By running a permanent surplus of 1 per cent of GDP, the government is taking 1 per cent of GDP’s worth of the money supply out of circulation every year. Unless this is countered by private banks lending more money, the economy runs out of cash. Only if the banks really ramp up their lending rate (and borrowers slow down their repayment rate) does the level of money in the economy continue to grow.

Figure 3 shows how this could happen. Rather than doubling every seven years, lending doubles every five. And rather than repayment doubling every 12 years, it does so every 14.

Faster private debt growth then counters the permanent government surplus, and GDP continues to grow. Public debt falls and ultimately becomes negative, so the government has a positive net equity position. But that comes at the expense of a higher level of private debt to GDP than in the balanced budget case shown in Figure 1.

Figure 3: 1 per cent government surplus countered by higher private lending

Graph for Why a permanent budget surplus is a poor fiscal model

What about the scenario the National Commission of Audit is trying to avoid, where the government runs a permanent deficit of (say) 1 per cent of GDP?

That situation is shown in Figure 4. GDP continues to grow, public debt stabilizes at about 14 per cent of GDP, and private debt is lower than with either a balanced budget, or a budget surplus with high private lending.

Figure 4: 1 per cent government deficit

Graph for Why a permanent budget surplus is a poor fiscal model

The takeaway from this simple model is that the correct analogy for the government is not that it is like a business (or like a household), but that it is like a bank.

Private banks and the government can both create money by their activities; banks by lending, and governments by running deficits. If we insist that the government actually takes money out of the economy every year by running a surplus, then the other has to compensate to make up for it, or the money supply will evaporate.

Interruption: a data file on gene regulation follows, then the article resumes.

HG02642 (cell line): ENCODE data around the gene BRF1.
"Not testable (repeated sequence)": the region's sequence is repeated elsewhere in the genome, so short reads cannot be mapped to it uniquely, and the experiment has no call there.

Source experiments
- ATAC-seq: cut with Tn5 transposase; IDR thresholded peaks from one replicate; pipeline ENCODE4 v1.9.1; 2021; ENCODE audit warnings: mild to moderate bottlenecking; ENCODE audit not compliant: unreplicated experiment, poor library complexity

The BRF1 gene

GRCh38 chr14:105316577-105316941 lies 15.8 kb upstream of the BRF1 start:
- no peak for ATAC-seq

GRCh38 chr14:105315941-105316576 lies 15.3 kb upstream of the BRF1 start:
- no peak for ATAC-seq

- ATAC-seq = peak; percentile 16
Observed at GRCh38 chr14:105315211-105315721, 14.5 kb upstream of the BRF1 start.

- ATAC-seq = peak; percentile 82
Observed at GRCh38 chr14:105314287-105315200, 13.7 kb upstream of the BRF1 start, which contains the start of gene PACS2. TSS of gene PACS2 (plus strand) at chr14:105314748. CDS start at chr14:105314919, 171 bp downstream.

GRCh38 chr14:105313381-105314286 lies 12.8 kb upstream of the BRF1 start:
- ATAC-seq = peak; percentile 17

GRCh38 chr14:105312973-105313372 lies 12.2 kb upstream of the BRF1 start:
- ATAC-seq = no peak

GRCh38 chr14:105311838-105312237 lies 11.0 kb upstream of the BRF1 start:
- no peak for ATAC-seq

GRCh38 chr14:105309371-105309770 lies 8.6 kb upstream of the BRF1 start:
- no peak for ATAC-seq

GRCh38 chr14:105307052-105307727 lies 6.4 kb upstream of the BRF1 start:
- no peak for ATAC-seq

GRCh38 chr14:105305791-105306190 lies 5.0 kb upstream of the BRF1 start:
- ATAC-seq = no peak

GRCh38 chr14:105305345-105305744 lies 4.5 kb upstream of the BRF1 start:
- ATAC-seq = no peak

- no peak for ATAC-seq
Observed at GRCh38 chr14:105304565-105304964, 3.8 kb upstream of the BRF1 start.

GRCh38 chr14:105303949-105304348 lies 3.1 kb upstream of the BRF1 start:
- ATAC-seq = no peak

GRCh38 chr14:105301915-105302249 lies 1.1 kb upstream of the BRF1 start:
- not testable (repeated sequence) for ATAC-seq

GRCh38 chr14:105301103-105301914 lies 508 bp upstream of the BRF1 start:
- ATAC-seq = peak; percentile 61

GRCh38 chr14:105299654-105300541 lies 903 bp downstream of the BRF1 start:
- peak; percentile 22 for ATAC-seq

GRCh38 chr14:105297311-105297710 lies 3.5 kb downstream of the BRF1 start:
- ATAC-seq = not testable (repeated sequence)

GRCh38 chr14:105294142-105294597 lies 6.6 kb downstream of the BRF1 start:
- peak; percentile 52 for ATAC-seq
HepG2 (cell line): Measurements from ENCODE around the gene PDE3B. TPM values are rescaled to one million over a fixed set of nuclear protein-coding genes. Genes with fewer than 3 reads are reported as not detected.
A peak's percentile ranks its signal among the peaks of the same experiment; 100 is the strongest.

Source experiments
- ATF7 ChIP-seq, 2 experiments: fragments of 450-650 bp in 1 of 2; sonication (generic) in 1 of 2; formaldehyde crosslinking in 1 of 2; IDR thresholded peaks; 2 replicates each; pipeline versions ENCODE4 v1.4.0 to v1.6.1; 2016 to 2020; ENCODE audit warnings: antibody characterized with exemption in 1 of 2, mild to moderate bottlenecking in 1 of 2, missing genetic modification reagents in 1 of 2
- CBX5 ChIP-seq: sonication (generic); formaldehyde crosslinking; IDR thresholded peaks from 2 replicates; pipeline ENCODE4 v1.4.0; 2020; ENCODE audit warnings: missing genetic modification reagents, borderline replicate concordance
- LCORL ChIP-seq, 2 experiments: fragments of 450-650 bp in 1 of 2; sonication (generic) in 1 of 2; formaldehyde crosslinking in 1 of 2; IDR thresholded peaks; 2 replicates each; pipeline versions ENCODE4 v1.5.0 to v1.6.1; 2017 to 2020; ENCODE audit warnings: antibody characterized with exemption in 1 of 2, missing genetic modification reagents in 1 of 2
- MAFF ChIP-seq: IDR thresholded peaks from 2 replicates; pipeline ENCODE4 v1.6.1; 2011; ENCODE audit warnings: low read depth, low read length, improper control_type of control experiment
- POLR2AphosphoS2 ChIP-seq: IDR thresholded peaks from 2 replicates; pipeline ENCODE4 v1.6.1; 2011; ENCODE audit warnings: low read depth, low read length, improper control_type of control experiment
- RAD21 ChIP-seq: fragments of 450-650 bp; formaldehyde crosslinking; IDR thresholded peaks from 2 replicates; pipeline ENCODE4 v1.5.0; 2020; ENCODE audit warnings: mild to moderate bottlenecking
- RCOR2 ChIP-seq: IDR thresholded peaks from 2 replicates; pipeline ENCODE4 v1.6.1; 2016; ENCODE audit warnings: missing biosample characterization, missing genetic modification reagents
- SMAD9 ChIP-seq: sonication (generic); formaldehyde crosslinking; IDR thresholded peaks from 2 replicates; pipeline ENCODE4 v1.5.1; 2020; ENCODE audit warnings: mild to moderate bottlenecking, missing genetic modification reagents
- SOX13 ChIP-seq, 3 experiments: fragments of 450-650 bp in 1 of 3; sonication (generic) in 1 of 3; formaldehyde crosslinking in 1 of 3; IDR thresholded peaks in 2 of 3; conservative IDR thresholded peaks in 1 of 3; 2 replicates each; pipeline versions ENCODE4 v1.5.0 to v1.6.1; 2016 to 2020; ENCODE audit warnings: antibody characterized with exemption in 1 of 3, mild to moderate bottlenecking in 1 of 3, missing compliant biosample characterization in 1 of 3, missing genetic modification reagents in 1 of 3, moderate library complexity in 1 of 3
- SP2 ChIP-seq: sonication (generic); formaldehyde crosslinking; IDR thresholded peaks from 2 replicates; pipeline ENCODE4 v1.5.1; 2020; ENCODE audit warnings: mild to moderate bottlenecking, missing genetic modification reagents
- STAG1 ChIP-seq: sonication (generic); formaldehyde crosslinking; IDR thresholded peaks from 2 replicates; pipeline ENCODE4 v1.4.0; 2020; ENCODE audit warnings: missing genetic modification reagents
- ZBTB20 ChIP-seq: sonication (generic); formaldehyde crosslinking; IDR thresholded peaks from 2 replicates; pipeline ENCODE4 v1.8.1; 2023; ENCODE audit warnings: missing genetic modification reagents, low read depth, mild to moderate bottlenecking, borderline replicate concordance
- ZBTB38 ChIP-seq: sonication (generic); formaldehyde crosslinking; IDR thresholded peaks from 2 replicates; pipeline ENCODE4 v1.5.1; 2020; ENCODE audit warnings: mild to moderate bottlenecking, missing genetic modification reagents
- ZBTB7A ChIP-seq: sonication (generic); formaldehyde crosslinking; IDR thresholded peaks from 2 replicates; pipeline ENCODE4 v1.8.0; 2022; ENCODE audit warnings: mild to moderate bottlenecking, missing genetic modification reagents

And how well have banks done that in practice? The global financial crisis is your answer to that question.

In this simple model, all bank lending supports genuine investment -- the building of factories which generate income that enables those loans to be serviced and repaid.

In the real world, banks lent mainly to finance speculation on asset prices, firstly in the dot-com bubble and then in the subprime fiasco. That enabled falling levels of public debt to GDP and, for a while, governments looked like they were being “good corporate managers” as government debt ratios fell.

But the comeuppance was a rising level of private debt to GDP, which ultimately stopped growing when the Ponzi schemes it financed fell over. Then government debt rose, countering the fall in private debt that was reducing the amount of money in circulation (see Figure 5).

Figure 5: US government debt fell as private debt grew—and then the financial crisis occurred

Graph for Why a permanent budget surplus is a poor fiscal model

Australia avoided a recession during the crisis because private debt continued to grow, but even so the same pattern is evident. Falling government debt was possible from 1993 till 2008 because private debt grew enormously (and financed a housing bubble as it did). Then from 2008 onwards, a rising level of government debt countered slower growth in private debt.

Figure 6: Australian government debt fell before the crisis, then rose after it

Graph for Why a permanent budget surplus is a poor fiscal model

Which would you prefer: a world in which monetary growth depends solely on asset price bubbles financed by private lending, or one in which monetary growth also comes from government spending on welfare and public infrastructure? It’s time we asked sensible questions about government spending, rather than mythical ones like that posed by politicians who mistakenly think that the government should operate like a business firm.